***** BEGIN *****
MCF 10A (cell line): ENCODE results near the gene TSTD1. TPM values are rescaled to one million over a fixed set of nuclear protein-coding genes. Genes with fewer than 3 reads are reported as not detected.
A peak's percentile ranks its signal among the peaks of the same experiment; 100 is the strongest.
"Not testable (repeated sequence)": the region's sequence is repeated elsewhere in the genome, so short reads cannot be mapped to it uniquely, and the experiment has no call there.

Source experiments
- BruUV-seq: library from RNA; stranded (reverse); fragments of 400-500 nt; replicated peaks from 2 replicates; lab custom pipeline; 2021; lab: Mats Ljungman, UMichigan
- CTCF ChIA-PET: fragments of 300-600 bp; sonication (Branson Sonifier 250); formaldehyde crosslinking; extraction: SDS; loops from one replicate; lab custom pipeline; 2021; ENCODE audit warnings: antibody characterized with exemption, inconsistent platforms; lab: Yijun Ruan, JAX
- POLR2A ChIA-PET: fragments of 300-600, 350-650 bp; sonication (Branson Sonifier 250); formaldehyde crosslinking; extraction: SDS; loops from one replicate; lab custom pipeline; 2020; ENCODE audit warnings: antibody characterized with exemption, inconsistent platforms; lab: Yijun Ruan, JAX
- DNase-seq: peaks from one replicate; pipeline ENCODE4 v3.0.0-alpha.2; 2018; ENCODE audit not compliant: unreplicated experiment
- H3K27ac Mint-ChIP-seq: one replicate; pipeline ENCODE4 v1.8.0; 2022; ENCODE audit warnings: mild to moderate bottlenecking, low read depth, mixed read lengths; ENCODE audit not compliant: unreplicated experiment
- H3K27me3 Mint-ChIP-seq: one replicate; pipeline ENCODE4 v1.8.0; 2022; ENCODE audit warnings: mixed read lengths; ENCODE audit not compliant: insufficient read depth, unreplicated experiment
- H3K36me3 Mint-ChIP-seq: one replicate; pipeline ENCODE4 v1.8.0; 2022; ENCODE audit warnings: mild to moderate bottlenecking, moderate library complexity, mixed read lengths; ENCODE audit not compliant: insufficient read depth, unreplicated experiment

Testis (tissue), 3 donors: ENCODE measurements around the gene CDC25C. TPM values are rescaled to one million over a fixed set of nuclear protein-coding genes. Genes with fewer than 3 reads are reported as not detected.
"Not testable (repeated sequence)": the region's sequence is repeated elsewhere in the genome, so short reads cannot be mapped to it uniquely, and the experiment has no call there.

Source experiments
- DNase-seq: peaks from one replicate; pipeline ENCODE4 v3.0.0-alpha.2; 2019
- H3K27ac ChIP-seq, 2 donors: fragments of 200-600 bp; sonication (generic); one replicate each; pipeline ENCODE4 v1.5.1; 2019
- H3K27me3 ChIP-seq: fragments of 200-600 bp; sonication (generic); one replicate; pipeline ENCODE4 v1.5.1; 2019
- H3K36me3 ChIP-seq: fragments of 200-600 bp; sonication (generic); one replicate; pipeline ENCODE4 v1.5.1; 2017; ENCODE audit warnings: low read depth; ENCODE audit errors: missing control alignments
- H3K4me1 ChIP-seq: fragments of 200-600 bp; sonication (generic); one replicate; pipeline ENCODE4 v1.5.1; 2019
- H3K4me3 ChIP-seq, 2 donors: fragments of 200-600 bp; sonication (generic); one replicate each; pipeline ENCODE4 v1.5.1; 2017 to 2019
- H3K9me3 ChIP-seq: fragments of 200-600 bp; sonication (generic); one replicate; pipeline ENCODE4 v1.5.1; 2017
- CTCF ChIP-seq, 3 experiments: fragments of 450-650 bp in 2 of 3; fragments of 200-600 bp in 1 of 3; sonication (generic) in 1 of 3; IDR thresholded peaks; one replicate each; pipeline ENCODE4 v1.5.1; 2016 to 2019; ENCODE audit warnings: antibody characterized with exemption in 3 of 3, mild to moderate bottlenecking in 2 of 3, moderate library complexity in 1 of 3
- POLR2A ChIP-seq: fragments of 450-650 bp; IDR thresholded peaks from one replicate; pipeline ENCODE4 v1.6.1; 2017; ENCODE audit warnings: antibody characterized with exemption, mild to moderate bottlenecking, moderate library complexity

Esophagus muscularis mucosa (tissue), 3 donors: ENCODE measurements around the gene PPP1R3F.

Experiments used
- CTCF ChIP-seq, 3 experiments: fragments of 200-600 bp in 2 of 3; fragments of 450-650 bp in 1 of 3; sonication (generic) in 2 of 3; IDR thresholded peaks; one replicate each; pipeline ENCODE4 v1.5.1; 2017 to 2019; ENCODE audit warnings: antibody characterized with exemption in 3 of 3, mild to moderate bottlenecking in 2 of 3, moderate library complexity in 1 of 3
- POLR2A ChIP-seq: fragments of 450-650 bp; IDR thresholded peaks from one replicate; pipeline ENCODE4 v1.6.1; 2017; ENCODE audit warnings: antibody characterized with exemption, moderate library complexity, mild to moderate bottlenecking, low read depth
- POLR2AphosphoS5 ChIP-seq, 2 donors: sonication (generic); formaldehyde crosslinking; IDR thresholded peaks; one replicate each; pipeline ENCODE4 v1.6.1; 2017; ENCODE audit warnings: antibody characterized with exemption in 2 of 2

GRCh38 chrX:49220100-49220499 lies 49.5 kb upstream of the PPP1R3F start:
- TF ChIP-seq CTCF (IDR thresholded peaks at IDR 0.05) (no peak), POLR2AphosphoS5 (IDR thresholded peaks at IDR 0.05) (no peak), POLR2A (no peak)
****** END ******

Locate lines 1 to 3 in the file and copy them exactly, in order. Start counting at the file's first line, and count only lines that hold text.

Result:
MCF 10A (cell line): ENCODE results near the gene TSTD1. TPM values are rescaled to one million over a fixed set of nuclear protein-coding genes. Genes with fewer than 3 reads are reported as not detected.
A peak's percentile ranks its signal among the peaks of the same experiment; 100 is the strongest.
"Not testable (repeated sequence)": the region's sequence is repeated elsewhere in the genome, so short reads cannot be mapped to it uniquely, and the experiment has no call there.